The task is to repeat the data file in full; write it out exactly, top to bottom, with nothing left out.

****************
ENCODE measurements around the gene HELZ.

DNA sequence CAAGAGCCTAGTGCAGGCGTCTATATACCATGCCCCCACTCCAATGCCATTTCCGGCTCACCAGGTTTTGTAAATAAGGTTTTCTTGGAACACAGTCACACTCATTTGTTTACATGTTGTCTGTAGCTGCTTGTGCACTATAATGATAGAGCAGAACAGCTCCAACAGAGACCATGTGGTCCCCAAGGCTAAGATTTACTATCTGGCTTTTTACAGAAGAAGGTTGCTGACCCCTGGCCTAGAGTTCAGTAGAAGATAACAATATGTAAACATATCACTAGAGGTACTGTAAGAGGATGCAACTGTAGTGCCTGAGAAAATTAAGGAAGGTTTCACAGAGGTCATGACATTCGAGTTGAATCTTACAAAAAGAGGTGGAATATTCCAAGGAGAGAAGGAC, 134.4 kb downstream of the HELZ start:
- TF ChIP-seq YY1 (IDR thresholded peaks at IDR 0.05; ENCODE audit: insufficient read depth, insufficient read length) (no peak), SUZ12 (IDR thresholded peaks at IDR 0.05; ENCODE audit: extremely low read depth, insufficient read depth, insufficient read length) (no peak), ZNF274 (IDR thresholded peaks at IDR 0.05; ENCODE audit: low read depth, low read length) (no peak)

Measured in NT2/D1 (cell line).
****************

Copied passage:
ENCODE measurements around the gene HELZ.

DNA sequence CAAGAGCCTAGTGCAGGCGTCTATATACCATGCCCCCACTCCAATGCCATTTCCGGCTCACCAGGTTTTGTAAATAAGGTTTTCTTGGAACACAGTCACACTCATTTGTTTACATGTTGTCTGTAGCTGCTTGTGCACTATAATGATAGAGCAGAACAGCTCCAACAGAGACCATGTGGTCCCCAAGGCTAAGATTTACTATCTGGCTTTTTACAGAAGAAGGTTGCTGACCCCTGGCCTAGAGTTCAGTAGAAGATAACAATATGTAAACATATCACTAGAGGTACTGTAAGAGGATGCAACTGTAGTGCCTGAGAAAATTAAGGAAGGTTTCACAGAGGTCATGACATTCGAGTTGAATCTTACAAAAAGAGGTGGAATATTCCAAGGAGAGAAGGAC, 134.4 kb downstream of the HELZ start:
- TF ChIP-seq YY1 (IDR thresholded peaks at IDR 0.05; ENCODE audit: insufficient read depth, insufficient read length) (no peak), SUZ12 (IDR thresholded peaks at IDR 0.05; ENCODE audit: extremely low read depth, insufficient read depth, insufficient read length) (no peak), ZNF274 (IDR thresholded peaks at IDR 0.05; ENCODE audit: low read depth, low read length) (no peak)

Measured in NT2/D1 (cell line).